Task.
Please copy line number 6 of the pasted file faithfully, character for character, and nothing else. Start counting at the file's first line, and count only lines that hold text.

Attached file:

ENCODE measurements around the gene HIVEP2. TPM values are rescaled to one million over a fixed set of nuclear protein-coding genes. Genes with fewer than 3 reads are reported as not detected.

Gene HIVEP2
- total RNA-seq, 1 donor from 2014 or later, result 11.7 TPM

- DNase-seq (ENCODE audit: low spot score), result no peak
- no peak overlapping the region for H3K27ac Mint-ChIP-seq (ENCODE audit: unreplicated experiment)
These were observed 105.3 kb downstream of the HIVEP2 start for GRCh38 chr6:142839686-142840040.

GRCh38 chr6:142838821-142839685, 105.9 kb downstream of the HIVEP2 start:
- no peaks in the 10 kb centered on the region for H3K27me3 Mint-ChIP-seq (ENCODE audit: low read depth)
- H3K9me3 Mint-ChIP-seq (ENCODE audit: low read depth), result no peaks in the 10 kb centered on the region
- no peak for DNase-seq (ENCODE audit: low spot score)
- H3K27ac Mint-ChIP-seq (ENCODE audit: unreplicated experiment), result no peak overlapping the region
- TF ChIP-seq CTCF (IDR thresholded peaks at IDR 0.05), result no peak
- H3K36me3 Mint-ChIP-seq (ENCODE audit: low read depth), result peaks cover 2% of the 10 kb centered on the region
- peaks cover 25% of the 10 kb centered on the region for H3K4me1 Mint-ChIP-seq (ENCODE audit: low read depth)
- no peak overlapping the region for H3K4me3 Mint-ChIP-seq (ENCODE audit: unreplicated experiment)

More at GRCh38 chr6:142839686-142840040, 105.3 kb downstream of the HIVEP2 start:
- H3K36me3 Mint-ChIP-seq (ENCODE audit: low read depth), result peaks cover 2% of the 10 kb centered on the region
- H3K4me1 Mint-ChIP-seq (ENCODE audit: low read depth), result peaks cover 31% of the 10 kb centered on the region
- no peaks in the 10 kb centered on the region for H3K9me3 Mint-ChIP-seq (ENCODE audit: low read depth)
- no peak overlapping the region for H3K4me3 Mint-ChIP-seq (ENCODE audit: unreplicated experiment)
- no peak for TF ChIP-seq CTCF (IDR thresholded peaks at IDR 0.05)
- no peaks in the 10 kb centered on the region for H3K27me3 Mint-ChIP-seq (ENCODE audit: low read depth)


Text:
These were observed 105.3 kb downstream of the HIVEP2 start for GRCh38 chr6:142839686-142840040.